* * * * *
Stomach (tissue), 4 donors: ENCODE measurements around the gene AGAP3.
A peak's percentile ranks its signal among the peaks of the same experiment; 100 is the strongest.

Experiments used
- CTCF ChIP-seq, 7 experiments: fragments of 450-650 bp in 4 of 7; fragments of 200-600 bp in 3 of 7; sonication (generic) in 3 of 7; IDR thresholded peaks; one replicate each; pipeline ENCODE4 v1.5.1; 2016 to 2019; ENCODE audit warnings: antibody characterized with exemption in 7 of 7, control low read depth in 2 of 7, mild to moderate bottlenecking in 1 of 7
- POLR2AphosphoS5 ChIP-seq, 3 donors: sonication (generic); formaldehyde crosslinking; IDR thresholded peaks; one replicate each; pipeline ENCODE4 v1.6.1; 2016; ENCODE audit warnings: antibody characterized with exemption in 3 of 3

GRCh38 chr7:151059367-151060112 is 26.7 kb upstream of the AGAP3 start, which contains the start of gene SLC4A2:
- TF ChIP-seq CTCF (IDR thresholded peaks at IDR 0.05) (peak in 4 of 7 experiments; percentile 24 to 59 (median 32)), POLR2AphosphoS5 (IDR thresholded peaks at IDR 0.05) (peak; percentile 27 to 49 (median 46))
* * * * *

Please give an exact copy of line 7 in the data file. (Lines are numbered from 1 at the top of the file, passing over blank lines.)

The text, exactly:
- TF ChIP-seq CTCF (IDR thresholded peaks at IDR 0.05) (peak in 4 of 7 experiments; percentile 24 to 59 (median 32)), POLR2AphosphoS5 (IDR thresholded peaks at IDR 0.05) (peak; percentile 27 to 49 (median 46))